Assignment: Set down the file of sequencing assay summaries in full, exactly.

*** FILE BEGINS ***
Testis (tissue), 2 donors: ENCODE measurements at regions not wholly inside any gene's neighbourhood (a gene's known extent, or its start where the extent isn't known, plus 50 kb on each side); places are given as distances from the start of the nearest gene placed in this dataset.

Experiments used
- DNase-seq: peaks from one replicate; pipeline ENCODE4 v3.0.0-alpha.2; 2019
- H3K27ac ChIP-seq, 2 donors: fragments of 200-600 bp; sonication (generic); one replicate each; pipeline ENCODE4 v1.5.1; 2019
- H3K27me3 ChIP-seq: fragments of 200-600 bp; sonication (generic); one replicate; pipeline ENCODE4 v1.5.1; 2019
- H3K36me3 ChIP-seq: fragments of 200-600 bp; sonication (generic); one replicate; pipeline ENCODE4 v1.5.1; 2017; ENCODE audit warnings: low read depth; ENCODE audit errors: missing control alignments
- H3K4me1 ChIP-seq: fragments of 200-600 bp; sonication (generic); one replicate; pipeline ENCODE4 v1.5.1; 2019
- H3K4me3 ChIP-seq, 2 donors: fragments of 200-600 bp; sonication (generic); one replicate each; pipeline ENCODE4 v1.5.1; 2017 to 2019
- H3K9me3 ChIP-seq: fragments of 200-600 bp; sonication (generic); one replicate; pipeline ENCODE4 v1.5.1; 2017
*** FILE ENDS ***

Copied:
Testis (tissue), 2 donors: ENCODE measurements at regions not wholly inside any gene's neighbourhood (a gene's known extent, or its start where the extent isn't known, plus 50 kb on each side); places are given as distances from the start of the nearest gene placed in this dataset.

Experiments used
- DNase-seq: peaks from one replicate; pipeline ENCODE4 v3.0.0-alpha.2; 2019
- H3K27ac ChIP-seq, 2 donors: fragments of 200-600 bp; sonication (generic); one replicate each; pipeline ENCODE4 v1.5.1; 2019
- H3K27me3 ChIP-seq: fragments of 200-600 bp; sonication (generic); one replicate; pipeline ENCODE4 v1.5.1; 2019
- H3K36me3 ChIP-seq: fragments of 200-600 bp; sonication (generic); one replicate; pipeline ENCODE4 v1.5.1; 2017; ENCODE audit warnings: low read depth; ENCODE audit errors: missing control alignments
- H3K4me1 ChIP-seq: fragments of 200-600 bp; sonication (generic); one replicate; pipeline ENCODE4 v1.5.1; 2019
- H3K4me3 ChIP-seq, 2 donors: fragments of 200-600 bp; sonication (generic); one replicate each; pipeline ENCODE4 v1.5.1; 2017 to 2019
- H3K9me3 ChIP-seq: fragments of 200-600 bp; sonication (generic); one replicate; pipeline ENCODE4 v1.5.1; 2017